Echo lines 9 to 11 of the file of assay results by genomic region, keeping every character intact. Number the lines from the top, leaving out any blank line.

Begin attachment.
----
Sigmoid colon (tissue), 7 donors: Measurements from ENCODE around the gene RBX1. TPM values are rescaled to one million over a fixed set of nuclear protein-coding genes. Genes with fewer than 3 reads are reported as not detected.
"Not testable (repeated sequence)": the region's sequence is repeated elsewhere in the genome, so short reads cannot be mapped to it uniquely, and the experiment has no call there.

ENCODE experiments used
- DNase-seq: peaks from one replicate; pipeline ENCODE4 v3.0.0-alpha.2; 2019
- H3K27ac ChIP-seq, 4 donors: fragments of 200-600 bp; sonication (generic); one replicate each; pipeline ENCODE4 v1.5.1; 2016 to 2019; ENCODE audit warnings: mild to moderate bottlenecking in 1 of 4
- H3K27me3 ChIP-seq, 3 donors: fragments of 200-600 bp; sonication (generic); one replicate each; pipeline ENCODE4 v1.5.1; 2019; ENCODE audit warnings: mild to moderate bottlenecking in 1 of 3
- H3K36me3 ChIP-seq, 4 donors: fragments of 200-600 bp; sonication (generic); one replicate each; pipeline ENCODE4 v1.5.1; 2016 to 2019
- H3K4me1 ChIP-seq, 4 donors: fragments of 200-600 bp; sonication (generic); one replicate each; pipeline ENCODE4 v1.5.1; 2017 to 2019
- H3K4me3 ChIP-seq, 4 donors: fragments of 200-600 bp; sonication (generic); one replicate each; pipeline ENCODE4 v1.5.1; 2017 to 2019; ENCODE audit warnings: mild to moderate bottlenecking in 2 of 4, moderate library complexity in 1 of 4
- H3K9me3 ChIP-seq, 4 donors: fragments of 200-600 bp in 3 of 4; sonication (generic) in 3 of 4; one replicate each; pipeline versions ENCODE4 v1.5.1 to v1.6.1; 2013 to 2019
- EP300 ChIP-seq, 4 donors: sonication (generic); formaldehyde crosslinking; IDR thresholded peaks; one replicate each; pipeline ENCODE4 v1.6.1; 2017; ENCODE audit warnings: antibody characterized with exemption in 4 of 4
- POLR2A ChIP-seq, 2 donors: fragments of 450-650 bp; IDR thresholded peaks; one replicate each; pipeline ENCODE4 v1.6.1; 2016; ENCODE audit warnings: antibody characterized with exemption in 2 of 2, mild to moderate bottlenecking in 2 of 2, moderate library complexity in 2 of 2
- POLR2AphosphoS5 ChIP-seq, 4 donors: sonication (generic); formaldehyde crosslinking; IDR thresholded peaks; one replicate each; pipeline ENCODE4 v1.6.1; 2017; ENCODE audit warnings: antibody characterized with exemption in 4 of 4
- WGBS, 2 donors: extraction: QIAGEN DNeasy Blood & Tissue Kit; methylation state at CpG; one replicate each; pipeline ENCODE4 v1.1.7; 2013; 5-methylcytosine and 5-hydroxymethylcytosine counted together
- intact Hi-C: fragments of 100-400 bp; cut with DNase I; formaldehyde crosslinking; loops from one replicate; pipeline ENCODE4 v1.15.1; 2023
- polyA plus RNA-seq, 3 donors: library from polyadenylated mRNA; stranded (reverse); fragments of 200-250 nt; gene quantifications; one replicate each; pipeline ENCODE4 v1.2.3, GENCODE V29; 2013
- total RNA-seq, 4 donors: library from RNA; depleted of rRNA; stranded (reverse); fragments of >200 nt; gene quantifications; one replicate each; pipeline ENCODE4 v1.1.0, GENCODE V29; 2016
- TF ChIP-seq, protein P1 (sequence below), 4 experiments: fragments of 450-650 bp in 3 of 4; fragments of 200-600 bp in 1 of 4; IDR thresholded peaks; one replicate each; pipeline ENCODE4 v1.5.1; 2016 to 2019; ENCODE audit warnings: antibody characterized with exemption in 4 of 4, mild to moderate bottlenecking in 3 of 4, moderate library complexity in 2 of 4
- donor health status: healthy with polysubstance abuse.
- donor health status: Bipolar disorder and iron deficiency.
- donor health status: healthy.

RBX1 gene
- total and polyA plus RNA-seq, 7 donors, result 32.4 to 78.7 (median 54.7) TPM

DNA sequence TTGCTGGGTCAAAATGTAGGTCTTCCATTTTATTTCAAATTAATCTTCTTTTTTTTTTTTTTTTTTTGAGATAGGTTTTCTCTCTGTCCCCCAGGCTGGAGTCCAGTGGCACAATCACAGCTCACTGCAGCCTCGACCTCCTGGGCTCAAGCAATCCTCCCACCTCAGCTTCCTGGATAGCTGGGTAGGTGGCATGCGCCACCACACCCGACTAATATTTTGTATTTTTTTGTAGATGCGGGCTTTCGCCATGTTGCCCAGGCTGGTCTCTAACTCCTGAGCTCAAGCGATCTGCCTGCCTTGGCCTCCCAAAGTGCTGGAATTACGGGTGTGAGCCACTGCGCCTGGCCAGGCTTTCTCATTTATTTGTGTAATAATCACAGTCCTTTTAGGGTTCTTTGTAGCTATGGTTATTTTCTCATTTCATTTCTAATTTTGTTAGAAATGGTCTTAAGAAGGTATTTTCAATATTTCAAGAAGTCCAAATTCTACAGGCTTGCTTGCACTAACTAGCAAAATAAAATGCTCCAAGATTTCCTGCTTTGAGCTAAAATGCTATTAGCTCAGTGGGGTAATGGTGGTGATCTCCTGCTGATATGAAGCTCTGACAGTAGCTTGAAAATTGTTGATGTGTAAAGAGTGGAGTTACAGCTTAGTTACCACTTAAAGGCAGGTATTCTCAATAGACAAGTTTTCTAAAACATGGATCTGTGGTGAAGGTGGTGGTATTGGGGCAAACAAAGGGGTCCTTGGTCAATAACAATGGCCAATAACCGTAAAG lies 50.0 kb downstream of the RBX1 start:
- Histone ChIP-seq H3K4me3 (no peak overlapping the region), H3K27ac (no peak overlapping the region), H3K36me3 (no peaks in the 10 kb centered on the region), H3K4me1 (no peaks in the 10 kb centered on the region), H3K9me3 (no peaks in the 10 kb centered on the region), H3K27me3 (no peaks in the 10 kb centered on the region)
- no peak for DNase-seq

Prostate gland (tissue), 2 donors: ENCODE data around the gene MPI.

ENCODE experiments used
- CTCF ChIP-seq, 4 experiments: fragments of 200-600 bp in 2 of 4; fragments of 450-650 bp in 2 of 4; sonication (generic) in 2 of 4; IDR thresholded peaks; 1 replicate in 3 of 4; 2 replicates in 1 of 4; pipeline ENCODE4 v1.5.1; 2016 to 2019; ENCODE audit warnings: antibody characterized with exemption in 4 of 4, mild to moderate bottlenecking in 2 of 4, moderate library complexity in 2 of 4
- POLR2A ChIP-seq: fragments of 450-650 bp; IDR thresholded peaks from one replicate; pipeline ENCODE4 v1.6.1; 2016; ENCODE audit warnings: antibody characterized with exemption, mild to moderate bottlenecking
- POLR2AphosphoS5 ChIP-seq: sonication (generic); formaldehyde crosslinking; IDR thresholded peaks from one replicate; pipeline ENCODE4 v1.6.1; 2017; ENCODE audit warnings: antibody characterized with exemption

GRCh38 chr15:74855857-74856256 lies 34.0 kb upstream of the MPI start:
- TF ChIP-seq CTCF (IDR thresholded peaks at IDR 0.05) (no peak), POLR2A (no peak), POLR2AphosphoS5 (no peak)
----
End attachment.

- H3K4me3 ChIP-seq, 4 donors: fragments of 200-600 bp; sonication (generic); one replicate each; pipeline ENCODE4 v1.5.1; 2017 to 2019; ENCODE audit warnings: mild to moderate bottlenecking in 2 of 4, moderate library complexity in 1 of 4
- H3K9me3 ChIP-seq, 4 donors: fragments of 200-600 bp in 3 of 4; sonication (generic) in 3 of 4; one replicate each; pipeline versions ENCODE4 v1.5.1 to v1.6.1; 2013 to 2019
- EP300 ChIP-seq, 4 donors: sonication (generic); formaldehyde crosslinking; IDR thresholded peaks; one replicate each; pipeline ENCODE4 v1.6.1; 2017; ENCODE audit warnings: antibody characterized with exemption in 4 of 4